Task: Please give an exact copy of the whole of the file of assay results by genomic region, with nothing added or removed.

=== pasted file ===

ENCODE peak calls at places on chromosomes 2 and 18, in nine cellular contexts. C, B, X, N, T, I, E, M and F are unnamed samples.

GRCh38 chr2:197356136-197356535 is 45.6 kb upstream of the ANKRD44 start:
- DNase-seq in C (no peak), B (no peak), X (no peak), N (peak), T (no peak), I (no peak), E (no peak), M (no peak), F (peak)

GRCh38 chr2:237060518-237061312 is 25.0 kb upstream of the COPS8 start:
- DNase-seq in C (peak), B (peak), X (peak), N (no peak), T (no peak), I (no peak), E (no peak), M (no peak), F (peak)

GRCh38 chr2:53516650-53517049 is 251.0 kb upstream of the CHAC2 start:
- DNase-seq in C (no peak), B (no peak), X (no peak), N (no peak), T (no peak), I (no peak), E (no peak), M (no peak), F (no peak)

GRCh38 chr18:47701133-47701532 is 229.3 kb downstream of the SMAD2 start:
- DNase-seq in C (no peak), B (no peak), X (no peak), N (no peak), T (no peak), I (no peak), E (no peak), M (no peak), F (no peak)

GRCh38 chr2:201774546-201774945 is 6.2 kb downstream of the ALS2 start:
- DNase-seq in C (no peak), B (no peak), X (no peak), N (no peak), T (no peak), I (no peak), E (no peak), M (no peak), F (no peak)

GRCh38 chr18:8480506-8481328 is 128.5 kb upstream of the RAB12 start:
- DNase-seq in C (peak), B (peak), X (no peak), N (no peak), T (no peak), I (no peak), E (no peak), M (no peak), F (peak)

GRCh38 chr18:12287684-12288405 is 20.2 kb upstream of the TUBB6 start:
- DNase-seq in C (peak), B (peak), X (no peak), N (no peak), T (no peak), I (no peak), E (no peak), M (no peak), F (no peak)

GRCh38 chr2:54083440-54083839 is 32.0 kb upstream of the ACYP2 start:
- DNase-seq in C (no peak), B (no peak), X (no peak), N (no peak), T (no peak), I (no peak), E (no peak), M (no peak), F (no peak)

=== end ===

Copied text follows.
ENCODE peak calls at places on chromosomes 2 and 18, in nine cellular contexts. C, B, X, N, T, I, E, M and F are unnamed samples.

GRCh38 chr2:197356136-197356535 is 45.6 kb upstream of the ANKRD44 start:
- DNase-seq in C (no peak), B (no peak), X (no peak), N (peak), T (no peak), I (no peak), E (no peak), M (no peak), F (peak)

GRCh38 chr2:237060518-237061312 is 25.0 kb upstream of the COPS8 start:
- DNase-seq in C (peak), B (peak), X (peak), N (no peak), T (no peak), I (no peak), E (no peak), M (no peak), F (peak)

GRCh38 chr2:53516650-53517049 is 251.0 kb upstream of the CHAC2 start:
- DNase-seq in C (no peak), B (no peak), X (no peak), N (no peak), T (no peak), I (no peak), E (no peak), M (no peak), F (no peak)

GRCh38 chr18:47701133-47701532 is 229.3 kb downstream of the SMAD2 start:
- DNase-seq in C (no peak), B (no peak), X (no peak), N (no peak), T (no peak), I (no peak), E (no peak), M (no peak), F (no peak)

GRCh38 chr2:201774546-201774945 is 6.2 kb downstream of the ALS2 start:
- DNase-seq in C (no peak), B (no peak), X (no peak), N (no peak), T (no peak), I (no peak), E (no peak), M (no peak), F (no peak)

GRCh38 chr18:8480506-8481328 is 128.5 kb upstream of the RAB12 start:
- DNase-seq in C (peak), B (peak), X (no peak), N (no peak), T (no peak), I (no peak), E (no peak), M (no peak), F (peak)

GRCh38 chr18:12287684-12288405 is 20.2 kb upstream of the TUBB6 start:
- DNase-seq in C (peak), B (peak), X (no peak), N (no peak), T (no peak), I (no peak), E (no peak), M (no peak), F (no peak)

GRCh38 chr2:54083440-54083839 is 32.0 kb upstream of the ACYP2 start:
- DNase-seq in C (no peak), B (no peak), X (no peak), N (no peak), T (no peak), I (no peak), E (no peak), M (no peak), F (no peak)